The Register-Herald, Beckley, West Virginia

Montcoal Mine Disaster

April 5, 2011

Mountaineer climbs Kilimanjaro to pay tribute to 29

WHITESVILLE — As friends and family of the UBB 29 gathered for a candlelight vigil six months after the explosion, 62-year-old Whitesville resident Gary Dillon was creating his own memorial — at the peak of the tallest free-standing mountain in the world.

A seasoned mountain climber who seeks out big mountains around the world, Dillon explained that he chose to summit Mount Kilimanjaro in Tanzania to honor the lives of the 29 miners who died in the UBB explosion.

“I usually just do it [climbing] for my own satisfaction,” Dillon said. “But everybody wanted to do something for the miners. When the explosion happened … I got to thinking, ‘What do I do? I climb these mountains …’”

When Dillon looked at Mount Kilimanjaro, he saw a monument. It rises 19,298 feet from its base in the Serengeti plain — and seemed to call across the Atlantic to Dillon.

“Kilimanjaro is like a monument. It stands all by itself,” Dillon explained. “I thought it would make a good tribute to the miners.”

Dillon also explained that he felt the trek could honor the passion for the outdoors that many of the miners shared.

“I read the stories about the miners and it seemed about all of them loved to hunt, to get out in the woods. I said, ‘Maybe they’re living in the mountains.’ They enjoyed the mountains. Ultimately they died in the mountains. I said, ‘What better way to pay tribute than on the mountains?’”

Dillon, who has climbed eight tall mountains from Oregon to Mexico to Argentina, usually prepares for his trips with intense physical training at the Whitesville gym and climbing the nearby hills with a heavy backpack.

For the Kilimanjaro, climb, however, Dillon added two extra items to his pack — the American flag flown over the U.S. Capitol to mourn the fallen miners and a West Virginia flag from the state Capitol in Charleston.

Several families of the miners learned that Dillon was making the climb for the 29 and told him or his friends that the climb meant a lot to them.

“That kind of puts a pressure on you, that kind of gives you a lot of inspiration,” Dillon said. “Because you lay in your tent at night, and you wonder if you can do it sometimes.”

The eight-day climb up Kilimanjaro challenged Dillon. As he packed the U.S. and West Virginia flags up the mountain, he fought off headaches and loss of appetite from altitude sickness, and weathered several different climate zones. His climbing group began wearing shorts and T-shirts in the jungle, passed through brush and desert, and finished on snowy, rocky turned in full winter gear.

Dillon’s fellow climbers and guides affectionately called him “Chief Warrior” for being the oldest climber — but quickly found out he was one of the most capable.

Dillon met his fellow climbers online before the trek — and, he said, his reasons for climbing resonated deeply with them.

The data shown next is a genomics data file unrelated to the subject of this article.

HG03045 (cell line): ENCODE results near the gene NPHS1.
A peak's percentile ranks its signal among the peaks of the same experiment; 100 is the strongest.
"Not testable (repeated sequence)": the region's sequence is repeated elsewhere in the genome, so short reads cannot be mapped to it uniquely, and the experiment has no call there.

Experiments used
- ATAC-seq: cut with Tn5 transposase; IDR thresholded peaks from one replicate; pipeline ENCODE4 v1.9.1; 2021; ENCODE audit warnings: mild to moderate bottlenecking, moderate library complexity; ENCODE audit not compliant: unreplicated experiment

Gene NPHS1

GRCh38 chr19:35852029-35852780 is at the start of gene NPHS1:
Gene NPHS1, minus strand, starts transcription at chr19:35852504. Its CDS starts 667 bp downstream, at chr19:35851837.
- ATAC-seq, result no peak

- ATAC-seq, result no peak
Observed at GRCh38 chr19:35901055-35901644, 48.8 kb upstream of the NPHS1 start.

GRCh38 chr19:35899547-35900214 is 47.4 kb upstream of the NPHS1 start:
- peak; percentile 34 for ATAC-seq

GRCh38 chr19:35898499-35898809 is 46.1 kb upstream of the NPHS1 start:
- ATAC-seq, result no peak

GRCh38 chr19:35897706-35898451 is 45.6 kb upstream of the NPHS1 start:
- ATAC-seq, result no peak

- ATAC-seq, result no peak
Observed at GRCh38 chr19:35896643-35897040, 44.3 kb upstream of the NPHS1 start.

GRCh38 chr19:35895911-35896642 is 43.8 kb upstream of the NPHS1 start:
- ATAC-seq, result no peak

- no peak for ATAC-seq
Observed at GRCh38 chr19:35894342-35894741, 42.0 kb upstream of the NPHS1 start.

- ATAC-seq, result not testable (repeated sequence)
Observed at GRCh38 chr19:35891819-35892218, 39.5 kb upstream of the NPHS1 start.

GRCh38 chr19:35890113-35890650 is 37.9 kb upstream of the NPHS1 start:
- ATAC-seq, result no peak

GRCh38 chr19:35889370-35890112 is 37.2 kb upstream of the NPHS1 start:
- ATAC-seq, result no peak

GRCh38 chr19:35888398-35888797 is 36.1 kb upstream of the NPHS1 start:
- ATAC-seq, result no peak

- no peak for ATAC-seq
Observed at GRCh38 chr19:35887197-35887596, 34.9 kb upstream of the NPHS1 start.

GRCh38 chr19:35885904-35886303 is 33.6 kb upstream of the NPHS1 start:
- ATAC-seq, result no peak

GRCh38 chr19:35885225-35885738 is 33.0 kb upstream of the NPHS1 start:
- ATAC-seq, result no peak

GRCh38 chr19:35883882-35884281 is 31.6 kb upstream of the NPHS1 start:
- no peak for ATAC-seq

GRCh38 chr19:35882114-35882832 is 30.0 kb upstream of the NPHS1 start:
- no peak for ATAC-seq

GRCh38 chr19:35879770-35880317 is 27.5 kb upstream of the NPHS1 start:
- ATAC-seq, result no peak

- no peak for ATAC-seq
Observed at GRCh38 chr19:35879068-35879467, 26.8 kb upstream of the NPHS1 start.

“They said, ‘If you can’t make it, we’ll carry the flag up for you.’ I said I’d appreciate it, but I was determined to make it.”

Through sheer coincidence, the final day of the trek fell on Oct. 5 — exactly six months after the UBB explosion.

On the last leg, Dillon’s fellow climbers sent him up ahead.

“They told me, they said, ‘You go in the lead.’ When we got close to the summit, they said, ‘You’re gonna lead us up to the top.’”

Dillon described that he felt emotions swirling as he let the U.S. and West Virginia flags fly into the air from Kilimanjaro’s peak.

“You get up and you say, ‘This is what I worked so hard for.’”

Dillon had chosen mountain climbing for its difficulty. After retirement from his job as locomotive engineer, he had tried scuba diving and sky diving, but found they didn’t test him physically. He described how mountain climbers push their body to its limits from morning to night, day after day.

Dillon had risen to the mountains’ challenge — even finally summiting Mount Rainier after succumbing to hypothermia on his first two attempts.

However, on top of Mount Kilimanjaro, Dillon met a challenge he simply could not overcome. Though he had arranged for fellow climbers to film him reading the names of the 29 miners, he could not steady his voice and fight back the tears long enough to speak.

“I couldn’t do it — and every time I’d start ready, I couldn’t do it,” he said.

When he returned to Whitesville, Dillon stressed that his climb was not an act of glory but a tribute.

“A lot of [people] said, ‘That was a good thing you did,’ — I wanted it to be all about the miners.”

His grief, he said, is still as raw as it was a year ago.

“I still basically feel how I felt the first day it happened … I worked underground a couple of years, so I knew what they were into.”

“I just didn’t believe it. I’d wake up at night and couldn’t go back to sleeping, thinking about it. The kind of thing where you wake up in the morning and ask, ‘Did that really happen?’”

The memorial flags still sit in Dillon’s house; he is waiting for the UBB Mining Memorial to be built, so that he can encase and display the flags, which have traveled halfway around the world and back in the name of the 29 miners.

Dillon explained that he deeply believes that even simple items like flags can have power.

“I know memorials work. It’s so easy to forget after something happens, but when you pass by a memorial and just glance over it, it brings you back into perspective.”

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